00961 9 93 55 38
00961 9 94 95 96

MONDAY - FRIDAY: 8:30 AM - 8:00 PM I SATURDAY: 9:00 AM - 1:00 PM



Although determining if treatment is necessary is difficult for you to assess, the following symptoms may help in prompting you to seek our orthodontic advice. Ask your child to open their mouth, and let you look at their teeth. If you see any signs of crooked teeth, gaps between your child’s teeth or overlapping teeth, your child may need orthodontic treatment. Ask your child to bite all the way down, but keeping their lips open so you can see their teeth. Do the front top teeth line up with the bottom? Do the top teeth protrude out away from the bottom teeth? Do the top front teeth cover more than 50% of the bottom teeth? Are the top teeth behind the bottom teeth? All these are indicators for potential orthodontic treatment. Look at the alignment of your child’s jaw. Does the jaw shift off center when your child bites down? If you see any misalignment or shifting of the jaw, your child may have a skeletal problem, which requires early orthodontic intervention. Does your child have relatively straight teeth but some teeth seem to have excessive flattening or wear? Does your child regularly complain of headaches or pain in the area around their ears? Does your child breathe through his/her mouth, as opposed to their nose? Do they snore at night? Is their mouth usually open with their lips apart? These are indicators for potential orthodontic intervention. These are only some of the obvious symptoms of potential orthodontic problems.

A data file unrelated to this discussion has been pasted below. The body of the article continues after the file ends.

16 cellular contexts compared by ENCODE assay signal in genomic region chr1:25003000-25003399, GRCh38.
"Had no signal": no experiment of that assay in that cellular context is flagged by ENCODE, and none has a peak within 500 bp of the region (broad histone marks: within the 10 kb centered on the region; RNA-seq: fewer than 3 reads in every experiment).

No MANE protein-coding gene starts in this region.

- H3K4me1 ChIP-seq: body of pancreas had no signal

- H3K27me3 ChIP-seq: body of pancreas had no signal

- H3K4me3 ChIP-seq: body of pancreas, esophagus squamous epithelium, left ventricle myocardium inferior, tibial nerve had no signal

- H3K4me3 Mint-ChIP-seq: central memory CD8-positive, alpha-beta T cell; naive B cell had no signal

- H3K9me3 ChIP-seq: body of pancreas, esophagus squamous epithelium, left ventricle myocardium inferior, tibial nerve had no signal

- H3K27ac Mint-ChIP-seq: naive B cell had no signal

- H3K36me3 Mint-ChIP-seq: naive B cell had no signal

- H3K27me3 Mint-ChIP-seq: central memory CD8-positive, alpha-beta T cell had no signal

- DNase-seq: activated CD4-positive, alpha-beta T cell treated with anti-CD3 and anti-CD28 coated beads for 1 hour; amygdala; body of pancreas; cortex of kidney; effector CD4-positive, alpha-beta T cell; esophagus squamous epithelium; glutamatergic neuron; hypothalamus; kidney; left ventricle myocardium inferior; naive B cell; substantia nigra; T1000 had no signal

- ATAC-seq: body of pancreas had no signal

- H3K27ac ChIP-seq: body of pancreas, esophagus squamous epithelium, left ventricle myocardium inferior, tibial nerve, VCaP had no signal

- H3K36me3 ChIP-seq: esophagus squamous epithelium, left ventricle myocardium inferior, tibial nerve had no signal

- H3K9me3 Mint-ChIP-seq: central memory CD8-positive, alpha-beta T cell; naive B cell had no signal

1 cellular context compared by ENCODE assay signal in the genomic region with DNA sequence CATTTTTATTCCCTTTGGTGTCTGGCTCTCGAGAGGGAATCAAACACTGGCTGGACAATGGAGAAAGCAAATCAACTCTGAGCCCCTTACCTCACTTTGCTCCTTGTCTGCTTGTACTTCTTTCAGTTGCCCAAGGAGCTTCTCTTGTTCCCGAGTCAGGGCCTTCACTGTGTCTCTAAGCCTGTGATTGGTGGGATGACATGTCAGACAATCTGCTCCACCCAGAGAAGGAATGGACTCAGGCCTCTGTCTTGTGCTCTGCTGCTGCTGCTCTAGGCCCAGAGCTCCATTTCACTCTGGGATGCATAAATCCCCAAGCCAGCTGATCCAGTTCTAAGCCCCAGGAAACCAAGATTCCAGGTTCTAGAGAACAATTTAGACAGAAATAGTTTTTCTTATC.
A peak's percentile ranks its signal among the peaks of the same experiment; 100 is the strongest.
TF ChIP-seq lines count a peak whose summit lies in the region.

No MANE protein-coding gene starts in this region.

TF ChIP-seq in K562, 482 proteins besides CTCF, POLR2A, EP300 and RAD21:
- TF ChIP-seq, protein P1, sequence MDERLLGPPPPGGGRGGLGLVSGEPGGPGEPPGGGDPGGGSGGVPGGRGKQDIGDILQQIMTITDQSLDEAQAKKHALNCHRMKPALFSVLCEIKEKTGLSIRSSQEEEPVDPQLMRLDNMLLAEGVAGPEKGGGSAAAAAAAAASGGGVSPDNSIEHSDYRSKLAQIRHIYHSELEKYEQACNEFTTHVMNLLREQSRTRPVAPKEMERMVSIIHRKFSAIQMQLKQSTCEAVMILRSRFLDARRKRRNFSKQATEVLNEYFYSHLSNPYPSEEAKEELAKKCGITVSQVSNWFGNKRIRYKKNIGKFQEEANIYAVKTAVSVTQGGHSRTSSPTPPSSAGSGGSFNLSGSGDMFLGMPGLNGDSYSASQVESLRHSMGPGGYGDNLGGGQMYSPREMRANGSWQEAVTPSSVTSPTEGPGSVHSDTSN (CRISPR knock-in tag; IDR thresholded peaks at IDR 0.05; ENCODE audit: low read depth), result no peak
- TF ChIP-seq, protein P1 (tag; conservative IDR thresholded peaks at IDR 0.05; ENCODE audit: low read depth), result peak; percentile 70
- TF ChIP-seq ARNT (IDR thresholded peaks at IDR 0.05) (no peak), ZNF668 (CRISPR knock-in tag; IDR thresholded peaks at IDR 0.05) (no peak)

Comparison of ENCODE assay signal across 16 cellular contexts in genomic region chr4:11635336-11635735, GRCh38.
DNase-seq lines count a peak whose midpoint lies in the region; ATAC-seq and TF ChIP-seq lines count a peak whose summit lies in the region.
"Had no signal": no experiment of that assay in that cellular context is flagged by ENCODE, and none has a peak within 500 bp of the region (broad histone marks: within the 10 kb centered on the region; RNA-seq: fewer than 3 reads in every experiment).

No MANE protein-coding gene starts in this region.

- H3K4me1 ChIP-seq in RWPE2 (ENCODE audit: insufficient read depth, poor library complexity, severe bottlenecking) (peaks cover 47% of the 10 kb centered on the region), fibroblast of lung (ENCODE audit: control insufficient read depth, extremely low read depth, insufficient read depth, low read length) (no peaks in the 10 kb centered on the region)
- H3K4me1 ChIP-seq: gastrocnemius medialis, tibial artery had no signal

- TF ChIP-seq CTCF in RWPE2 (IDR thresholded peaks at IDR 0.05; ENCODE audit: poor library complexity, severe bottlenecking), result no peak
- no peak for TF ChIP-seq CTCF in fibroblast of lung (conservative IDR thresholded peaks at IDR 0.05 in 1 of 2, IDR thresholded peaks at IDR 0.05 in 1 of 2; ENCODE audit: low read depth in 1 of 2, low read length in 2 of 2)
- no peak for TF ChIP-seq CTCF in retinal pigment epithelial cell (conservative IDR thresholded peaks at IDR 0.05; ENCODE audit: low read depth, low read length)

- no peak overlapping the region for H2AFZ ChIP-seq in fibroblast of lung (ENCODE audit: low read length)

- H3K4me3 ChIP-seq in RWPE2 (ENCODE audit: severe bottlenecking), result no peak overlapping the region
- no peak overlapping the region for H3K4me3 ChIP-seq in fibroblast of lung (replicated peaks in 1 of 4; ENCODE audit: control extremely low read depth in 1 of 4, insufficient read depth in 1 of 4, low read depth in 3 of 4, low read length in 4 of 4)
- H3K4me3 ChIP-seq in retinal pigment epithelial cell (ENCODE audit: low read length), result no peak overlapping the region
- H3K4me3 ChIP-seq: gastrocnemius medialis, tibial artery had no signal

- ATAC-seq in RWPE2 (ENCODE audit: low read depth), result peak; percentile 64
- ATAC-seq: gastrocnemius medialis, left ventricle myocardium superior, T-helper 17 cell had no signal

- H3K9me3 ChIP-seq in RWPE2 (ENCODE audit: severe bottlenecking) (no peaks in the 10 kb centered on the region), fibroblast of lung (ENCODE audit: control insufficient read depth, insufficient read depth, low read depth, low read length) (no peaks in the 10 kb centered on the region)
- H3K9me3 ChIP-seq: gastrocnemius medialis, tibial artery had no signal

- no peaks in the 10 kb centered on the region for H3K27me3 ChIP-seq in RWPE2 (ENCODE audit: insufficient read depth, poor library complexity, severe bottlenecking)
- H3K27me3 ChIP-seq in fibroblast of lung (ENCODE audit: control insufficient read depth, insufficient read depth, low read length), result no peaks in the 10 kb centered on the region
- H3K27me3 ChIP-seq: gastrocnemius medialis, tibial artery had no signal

It is usually difficult for you to determine if treatment is necessary because there are many problems that can occur even though the front teeth look straight. Also, there are some problems that look intimidating and complex which will resolve on their own. Asking your general dentist is good reference, but we are your best resource since orthodontics is all we do. We do follow the American Association of Orthodontists’ guidelines of preferring to examine a child by the age of 7 years of age. Our initial exam is complimentary and we would be more than happy to see your child and make any recommendations necessary.

We recommend that your child be evaluated by age 7. Early detection of some orthodontic problems is important in order to take early corrective action and avoid more difficult treatment later.

No, age is not a factor, only the health of your gums and bone which support your teeth. About 25% of our orthodontic patients are adults and that number is still growing!

Orthodontic treatment has improved dramatically. As a rule, braces make your teeth sore for a few days, but it is not painful. This annoyance can be relieved with an over-the-counter pain reliever. Today, the combination of low friction braces and very gentle high-memory wires make orthodontics more comfortable and convenient than ever. We use the latest in miniature braces and the highest quality of orthodontic materials in order to reduce discomfort and treatment time.